Misery: I’ve never seen us as a metal band or going more metal. I just think of it’ as Ash’s emotion. She describes how she’s feeling and that’s what comes out musically. Whether it’s metal…punk…whatever people want to label it as, it’s all just rock and roll. And if the response is to get more angry, that just has to do with like what we’ve dealt with, from this album to the last, with people leaving and people stabbing us in the back and stuff like that, the lies that built up, the betrayal of people that were our close friends…that’s how we try to make those feelings sound through an instrument. But metal, or whatever genre, we don’t see it that way.
Valentyne: If it sounded like Victim to Villain and Ash felt differently, it wouldn’t be true art. If she’s mad, then we make something mad. If she’s sad, then we have an album full of ballads. You need to write what you feel or it’s not real. People don’t understand or relate to it if it’s just fake. So who knows, our next album could be…reggae.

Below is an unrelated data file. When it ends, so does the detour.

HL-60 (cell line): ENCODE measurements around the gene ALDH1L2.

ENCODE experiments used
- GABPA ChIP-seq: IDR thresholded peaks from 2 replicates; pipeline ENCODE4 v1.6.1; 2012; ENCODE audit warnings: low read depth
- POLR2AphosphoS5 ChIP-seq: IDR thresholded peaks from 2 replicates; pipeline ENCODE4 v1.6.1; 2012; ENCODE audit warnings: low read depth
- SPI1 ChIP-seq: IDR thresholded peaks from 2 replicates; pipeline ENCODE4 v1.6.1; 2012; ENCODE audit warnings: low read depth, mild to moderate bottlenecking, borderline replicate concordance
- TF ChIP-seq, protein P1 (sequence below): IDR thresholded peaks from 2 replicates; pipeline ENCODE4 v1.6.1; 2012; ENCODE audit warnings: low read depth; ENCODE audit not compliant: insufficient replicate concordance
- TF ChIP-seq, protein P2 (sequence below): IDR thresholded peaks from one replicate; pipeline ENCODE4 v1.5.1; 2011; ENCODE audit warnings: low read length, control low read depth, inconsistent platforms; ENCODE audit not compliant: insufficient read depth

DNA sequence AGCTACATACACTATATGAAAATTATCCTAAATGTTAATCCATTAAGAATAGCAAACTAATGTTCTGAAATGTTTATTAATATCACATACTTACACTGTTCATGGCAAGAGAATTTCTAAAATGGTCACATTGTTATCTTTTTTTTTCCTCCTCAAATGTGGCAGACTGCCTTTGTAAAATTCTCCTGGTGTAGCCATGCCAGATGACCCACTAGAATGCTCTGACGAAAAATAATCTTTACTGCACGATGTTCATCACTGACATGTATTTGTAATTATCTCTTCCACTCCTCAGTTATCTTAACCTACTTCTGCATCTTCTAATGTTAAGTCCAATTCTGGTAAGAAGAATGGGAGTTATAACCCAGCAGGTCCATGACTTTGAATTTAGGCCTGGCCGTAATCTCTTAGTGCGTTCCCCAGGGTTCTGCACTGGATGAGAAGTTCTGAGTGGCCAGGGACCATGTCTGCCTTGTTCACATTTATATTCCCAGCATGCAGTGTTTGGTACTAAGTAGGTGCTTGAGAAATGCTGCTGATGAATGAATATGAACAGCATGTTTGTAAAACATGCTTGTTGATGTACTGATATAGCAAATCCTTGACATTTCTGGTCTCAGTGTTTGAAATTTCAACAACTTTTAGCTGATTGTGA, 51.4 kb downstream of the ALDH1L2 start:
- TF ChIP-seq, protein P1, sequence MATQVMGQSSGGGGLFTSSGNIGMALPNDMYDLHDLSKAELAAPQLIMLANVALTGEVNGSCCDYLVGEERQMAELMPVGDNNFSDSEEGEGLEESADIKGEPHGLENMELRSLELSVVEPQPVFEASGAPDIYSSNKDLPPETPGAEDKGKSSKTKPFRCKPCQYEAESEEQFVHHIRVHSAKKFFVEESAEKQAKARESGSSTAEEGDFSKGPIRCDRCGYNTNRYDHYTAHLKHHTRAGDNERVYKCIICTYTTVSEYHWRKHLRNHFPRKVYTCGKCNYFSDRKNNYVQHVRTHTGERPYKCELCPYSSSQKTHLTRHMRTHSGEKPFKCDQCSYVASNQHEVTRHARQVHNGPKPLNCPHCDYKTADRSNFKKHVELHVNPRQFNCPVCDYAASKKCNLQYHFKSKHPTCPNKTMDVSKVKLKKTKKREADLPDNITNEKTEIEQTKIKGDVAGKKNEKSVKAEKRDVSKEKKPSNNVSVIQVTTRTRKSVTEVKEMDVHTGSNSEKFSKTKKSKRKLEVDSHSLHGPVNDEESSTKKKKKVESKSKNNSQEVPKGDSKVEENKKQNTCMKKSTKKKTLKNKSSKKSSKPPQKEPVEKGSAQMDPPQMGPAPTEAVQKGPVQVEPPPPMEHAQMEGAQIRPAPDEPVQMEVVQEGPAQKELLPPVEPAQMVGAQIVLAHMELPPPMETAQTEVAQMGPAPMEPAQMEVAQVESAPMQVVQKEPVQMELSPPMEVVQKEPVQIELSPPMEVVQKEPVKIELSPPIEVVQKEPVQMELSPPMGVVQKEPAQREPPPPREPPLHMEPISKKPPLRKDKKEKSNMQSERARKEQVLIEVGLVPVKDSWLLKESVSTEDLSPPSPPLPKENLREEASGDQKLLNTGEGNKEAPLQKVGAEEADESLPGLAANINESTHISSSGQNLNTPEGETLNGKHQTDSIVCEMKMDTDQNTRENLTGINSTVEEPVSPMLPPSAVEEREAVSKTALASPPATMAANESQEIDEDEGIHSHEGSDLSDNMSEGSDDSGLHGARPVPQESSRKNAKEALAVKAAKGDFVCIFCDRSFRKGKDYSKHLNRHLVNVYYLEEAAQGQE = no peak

Molly: I’d listen to that. That’s all the questions I’ve got for you, thanks so much for talking to us. You guys played a great show.
Misery: It’s so weird because whenever people say this. It’s so weird, when you start a band…you never think that people will actually come see you play. We’re just these punk and rock and roll kids.
Valentyne: We’re just a bunch of losers that got made fun of in high school.
Misery: We’re pretty much the same as anyone else. There’s really no difference except for the stage we’re on. And really, that doesn’t make us any different. Anyone can do that. That’s what punk rock always taught me. You don’t have to know an instrument, you just get up, play, sing your heart out and do what you want. Have something to say that people will want to listen to. If people do, that’s awesome and if people don’t, you went up and did it anyway. There’s no real failure with music as long as actually you go up and put your heart into it and do it.
Valentyne: That’s with anything in life. Even being a doctor or a lawyer you need to (*Shia LaBeouf voice*) JUST DO IT. That’s the whole thing. When you do something you don’t have your heart in, then it’s like (*Shia LaBeouf voice*) WHAT HAVE YOU DONE. Like what you guys are doing right now. You’re just doing it. You’re interviewing people.
Solid life advice from Nikki Misery and Jeremy Valentyne of New Year’s Day. Their show was mind blowing – if you ever get the chance to go see them, absolutely do it.
I would also like to give a quick shout out to my good friend Taylor Hicks, who helped me with conducting this interview.